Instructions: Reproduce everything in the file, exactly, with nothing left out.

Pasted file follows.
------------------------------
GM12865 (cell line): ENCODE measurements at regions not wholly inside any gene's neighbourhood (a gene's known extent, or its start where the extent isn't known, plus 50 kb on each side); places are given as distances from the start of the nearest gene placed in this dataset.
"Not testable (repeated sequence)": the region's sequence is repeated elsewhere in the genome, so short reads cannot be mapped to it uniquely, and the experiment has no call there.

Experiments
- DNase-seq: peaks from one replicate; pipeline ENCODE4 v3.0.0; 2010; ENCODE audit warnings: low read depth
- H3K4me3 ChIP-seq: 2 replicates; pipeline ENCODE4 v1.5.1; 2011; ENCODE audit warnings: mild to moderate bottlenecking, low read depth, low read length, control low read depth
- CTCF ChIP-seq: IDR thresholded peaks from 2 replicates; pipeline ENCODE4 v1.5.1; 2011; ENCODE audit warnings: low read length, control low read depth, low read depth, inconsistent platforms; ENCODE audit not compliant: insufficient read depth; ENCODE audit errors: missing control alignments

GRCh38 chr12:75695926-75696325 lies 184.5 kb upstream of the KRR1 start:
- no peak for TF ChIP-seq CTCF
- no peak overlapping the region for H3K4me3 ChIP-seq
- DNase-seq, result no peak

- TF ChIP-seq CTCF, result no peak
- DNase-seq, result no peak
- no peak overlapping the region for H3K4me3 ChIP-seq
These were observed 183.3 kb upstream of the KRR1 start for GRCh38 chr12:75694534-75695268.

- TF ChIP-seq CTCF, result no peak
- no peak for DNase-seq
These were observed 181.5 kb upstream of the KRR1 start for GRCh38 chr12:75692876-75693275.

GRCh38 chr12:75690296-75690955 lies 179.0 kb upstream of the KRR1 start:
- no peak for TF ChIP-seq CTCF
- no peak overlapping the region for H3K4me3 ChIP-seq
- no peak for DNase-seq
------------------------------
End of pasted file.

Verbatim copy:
GM12865 (cell line): ENCODE measurements at regions not wholly inside any gene's neighbourhood (a gene's known extent, or its start where the extent isn't known, plus 50 kb on each side); places are given as distances from the start of the nearest gene placed in this dataset.
"Not testable (repeated sequence)": the region's sequence is repeated elsewhere in the genome, so short reads cannot be mapped to it uniquely, and the experiment has no call there.

Experiments
- DNase-seq: peaks from one replicate; pipeline ENCODE4 v3.0.0; 2010; ENCODE audit warnings: low read depth
- H3K4me3 ChIP-seq: 2 replicates; pipeline ENCODE4 v1.5.1; 2011; ENCODE audit warnings: mild to moderate bottlenecking, low read depth, low read length, control low read depth
- CTCF ChIP-seq: IDR thresholded peaks from 2 replicates; pipeline ENCODE4 v1.5.1; 2011; ENCODE audit warnings: low read length, control low read depth, low read depth, inconsistent platforms; ENCODE audit not compliant: insufficient read depth; ENCODE audit errors: missing control alignments

GRCh38 chr12:75695926-75696325 lies 184.5 kb upstream of the KRR1 start:
- no peak for TF ChIP-seq CTCF
- no peak overlapping the region for H3K4me3 ChIP-seq
- DNase-seq, result no peak

- TF ChIP-seq CTCF, result no peak
- DNase-seq, result no peak
- no peak overlapping the region for H3K4me3 ChIP-seq
These were observed 183.3 kb upstream of the KRR1 start for GRCh38 chr12:75694534-75695268.

- TF ChIP-seq CTCF, result no peak
- no peak for DNase-seq
These were observed 181.5 kb upstream of the KRR1 start for GRCh38 chr12:75692876-75693275.

GRCh38 chr12:75690296-75690955 lies 179.0 kb upstream of the KRR1 start:
- no peak for TF ChIP-seq CTCF
- no peak overlapping the region for H3K4me3 ChIP-seq
- no peak for DNase-seq